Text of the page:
November is National Adoption Month. This year, the focus is on helping teens in foster care find permanent families. Magination Press’s books about foster care explore the foster care experience for young children.
Maybe Days: A Book for Children in Foster Care by Jennifer Wilgocki, MS, and Marcia Kahn Wright, PhD, addresses the questions, feelings, and concerns children in foster care most often face. It also provides basic information that children want and need to know, including the roles of various people in the foster care system and whom to ask for help.
The foster care experience can create feelings of uncertainty, mistrust, and inadequacy. Home for A While by Laura Kerstein shows how respect, kindness, and understanding can help a child build resilience and recognize their strengths. We interviewed her about creating Home for A While.
Magination Press: What inspired you to write Home for A While?
Laura Kerstein: Hope inspired me to write Home for A While. For years, I worked with children in and out of foster care. They struggled to make meaning out of their worlds and of themselves. I wanted to write a book that not only paid homage to them, but also offered a way to help ALL children see their strengths. I longed to add some light to dark times, and highlight the incredible resilience and fortitude of the children with whom I’d worked. I also wanted to offer emotion regulation strategies that any child might embrace. Finally, I worked with wonderful, caring foster parents, and I wanted to show the positive ways a person can impact another. So… I hope this book gives children and families hope.
MP: Why do children need books about the experience of foster care?
LK: All children need to see all different types of families represented in books. As Dr. Bishop said, books need to be “windows, mirrors, and sliding glass doors.” Children need to not only see themselves in books, but also learn about the lives of other children. As authors, we have a responsibility to make sure all children are represented in literature. I wanted both the children with whom I worked to see themselves in a book, as well as other children to see a different type of family situation.
MP: Do you have experience with foster care–as a child, as a parent, or as a practitioner?
LK: For years, I worked with children in foster care, on the brink of foster care, or who had been in foster care in the past. The children with whom I worked were so incredibly resilient and strong. Calvin is a combination of all of those wonderful children.
MP: Tell me about Maggie, the foster mom. Who was your inspiration?
LK: I have had the opportunity to work with incredibly caring and committed foster parents. Just as Calvin is a combination of many different children, Maggie is a blend of many different foster parents. Fun fact: I chose the name Maggie because we had the most amazing, intuitive, sweet, and loving rescue dog named Maggie. She passed away, but her unconditional love will remain in our hearts forever.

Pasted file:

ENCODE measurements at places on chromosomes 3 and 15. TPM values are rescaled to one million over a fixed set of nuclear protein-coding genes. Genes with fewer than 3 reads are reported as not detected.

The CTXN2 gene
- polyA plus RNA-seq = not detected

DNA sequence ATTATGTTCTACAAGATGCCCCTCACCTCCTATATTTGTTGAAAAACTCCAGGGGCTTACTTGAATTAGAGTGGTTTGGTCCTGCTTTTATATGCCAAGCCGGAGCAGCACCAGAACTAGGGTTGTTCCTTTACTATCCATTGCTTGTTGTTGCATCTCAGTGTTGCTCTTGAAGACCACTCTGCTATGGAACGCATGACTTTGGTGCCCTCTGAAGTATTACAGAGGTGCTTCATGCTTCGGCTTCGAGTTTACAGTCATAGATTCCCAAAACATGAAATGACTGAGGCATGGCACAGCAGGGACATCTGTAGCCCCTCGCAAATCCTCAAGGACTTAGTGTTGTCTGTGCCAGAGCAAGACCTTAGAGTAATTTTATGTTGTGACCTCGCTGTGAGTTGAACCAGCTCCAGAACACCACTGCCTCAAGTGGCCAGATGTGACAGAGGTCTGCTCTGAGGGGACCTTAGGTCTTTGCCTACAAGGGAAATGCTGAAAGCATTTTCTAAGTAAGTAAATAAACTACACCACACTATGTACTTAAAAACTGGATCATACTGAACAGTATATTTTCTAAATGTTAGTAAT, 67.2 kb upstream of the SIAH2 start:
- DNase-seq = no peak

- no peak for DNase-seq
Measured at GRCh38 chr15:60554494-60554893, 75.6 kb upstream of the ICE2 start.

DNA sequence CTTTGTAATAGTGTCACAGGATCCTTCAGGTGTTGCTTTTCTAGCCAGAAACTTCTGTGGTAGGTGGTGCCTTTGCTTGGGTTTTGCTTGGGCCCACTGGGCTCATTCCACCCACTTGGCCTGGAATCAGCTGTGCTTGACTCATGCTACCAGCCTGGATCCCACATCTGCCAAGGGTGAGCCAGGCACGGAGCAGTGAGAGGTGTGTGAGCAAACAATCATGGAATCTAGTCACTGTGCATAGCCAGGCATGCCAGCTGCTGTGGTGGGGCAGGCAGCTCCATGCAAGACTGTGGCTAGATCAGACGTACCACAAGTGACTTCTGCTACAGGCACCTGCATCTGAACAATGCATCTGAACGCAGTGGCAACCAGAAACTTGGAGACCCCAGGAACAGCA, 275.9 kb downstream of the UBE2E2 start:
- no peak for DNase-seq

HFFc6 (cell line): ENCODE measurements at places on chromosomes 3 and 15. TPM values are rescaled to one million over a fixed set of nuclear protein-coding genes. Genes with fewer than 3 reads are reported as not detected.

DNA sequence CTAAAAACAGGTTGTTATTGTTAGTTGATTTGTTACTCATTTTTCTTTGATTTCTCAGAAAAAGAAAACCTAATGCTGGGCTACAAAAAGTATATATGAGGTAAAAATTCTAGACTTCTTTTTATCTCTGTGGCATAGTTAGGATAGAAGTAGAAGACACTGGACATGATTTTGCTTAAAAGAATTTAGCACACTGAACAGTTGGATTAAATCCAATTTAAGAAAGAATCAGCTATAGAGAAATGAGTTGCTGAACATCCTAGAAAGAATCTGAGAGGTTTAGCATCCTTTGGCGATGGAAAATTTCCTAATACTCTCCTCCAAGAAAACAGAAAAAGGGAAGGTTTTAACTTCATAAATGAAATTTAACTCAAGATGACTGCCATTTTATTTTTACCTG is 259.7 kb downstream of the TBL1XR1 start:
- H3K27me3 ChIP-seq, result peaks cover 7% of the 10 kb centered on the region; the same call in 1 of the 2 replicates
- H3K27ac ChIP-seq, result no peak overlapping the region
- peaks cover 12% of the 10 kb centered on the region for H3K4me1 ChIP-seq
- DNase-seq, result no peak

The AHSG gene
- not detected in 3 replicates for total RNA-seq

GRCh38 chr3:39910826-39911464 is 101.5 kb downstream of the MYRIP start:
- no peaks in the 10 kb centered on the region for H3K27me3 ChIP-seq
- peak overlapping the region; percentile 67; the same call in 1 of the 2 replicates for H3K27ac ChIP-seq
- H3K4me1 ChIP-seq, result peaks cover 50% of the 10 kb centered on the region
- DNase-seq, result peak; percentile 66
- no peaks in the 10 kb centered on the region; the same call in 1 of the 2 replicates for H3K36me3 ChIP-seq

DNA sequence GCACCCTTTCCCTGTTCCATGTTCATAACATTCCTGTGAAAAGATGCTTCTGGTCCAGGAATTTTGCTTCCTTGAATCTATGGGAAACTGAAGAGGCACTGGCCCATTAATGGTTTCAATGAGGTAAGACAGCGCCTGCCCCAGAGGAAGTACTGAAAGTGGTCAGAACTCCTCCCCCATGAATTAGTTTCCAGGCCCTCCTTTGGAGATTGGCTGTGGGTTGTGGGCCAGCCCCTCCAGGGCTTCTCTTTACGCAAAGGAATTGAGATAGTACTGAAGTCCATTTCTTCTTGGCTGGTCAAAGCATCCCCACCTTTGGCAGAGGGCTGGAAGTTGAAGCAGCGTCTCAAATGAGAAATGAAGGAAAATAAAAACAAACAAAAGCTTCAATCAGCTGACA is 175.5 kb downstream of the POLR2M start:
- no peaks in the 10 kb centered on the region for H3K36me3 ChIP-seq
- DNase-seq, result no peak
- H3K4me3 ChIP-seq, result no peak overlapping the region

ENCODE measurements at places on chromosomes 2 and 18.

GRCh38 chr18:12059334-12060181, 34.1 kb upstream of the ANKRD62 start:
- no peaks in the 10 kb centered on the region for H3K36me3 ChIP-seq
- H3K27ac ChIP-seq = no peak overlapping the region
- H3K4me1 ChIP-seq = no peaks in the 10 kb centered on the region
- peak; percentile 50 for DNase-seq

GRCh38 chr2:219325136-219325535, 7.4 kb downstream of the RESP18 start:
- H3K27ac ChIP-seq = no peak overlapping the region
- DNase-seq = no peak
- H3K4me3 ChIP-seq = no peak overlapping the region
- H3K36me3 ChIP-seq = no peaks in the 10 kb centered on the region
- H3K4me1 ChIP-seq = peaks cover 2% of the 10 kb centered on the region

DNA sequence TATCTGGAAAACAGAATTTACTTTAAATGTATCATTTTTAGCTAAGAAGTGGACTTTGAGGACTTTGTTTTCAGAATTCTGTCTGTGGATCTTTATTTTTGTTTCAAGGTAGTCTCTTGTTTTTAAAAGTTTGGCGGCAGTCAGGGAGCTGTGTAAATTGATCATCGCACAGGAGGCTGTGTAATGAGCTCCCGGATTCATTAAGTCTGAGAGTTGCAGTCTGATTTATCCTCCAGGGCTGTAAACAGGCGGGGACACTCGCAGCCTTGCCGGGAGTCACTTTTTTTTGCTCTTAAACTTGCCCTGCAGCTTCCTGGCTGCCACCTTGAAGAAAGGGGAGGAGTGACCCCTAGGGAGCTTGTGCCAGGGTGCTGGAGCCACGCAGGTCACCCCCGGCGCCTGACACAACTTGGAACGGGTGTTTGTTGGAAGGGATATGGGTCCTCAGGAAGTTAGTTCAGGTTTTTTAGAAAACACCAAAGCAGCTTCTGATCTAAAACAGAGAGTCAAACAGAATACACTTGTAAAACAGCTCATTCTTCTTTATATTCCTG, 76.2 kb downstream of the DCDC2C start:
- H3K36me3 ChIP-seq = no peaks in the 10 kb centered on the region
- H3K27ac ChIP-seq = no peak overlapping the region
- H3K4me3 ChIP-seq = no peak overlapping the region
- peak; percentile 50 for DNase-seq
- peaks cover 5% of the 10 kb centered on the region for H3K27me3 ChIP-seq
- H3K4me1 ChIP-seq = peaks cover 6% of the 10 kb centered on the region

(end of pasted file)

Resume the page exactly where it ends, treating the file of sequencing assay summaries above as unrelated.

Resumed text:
MP: You included some calming strategies in the story. Maggie models breathing deeply, playing with clay, and going outside. She encourages Calvin to shoot some hoops as well. How did you choose those activities and what role does modeling play in helping kids learn these skills?
LK: I specifically chose these strategies because they combine sensory input and high interest activities. I also incorporated positive thinking, a strength-based approach, and cognitive-behavioral strategies, like flipping our thinking. In Calvin’s situation, his negative thoughts led to negative feelings. His negative feelings led to actions that didn’t always work the way he wanted. His challenges could’ve been viewed as “behavioral” problems, or they could’ve been viewed as Maggie did, through a strength-based lens. Each of the strategies I chose were activities that were based upon Calvin’s interests and strengths. In addition, breathing deeply offered a way to diffuse the situation and help Calvin center himself so that he was able to access the strategies.
Helping children see their strengths is incredibly powerful. Modeling plays a critical role in helping children buy into strategies and believe in their effectiveness. The more children see a positive example, the more readily they’ll adopt different strategies. We can all be superheroes like Calvin!
MP: What was it like to see your illustrator Natalia Moore’s interpretation of your words? Was it your idea or hers to have Maggie and Calvin be different races?
LK: It was amazing to see Natalia Moore bring Maggie and Calvin to life. She added elements to the book that make it so much richer. She captured their personalities so beautifully. I always ask for my books to be culturally diverse. That is really important to me. It goes back to “windows, mirrors, and sliding doors.” I believe the decision regarding Maggie and Calvin’s race was ultimately Natalia’s, but we all weighed in.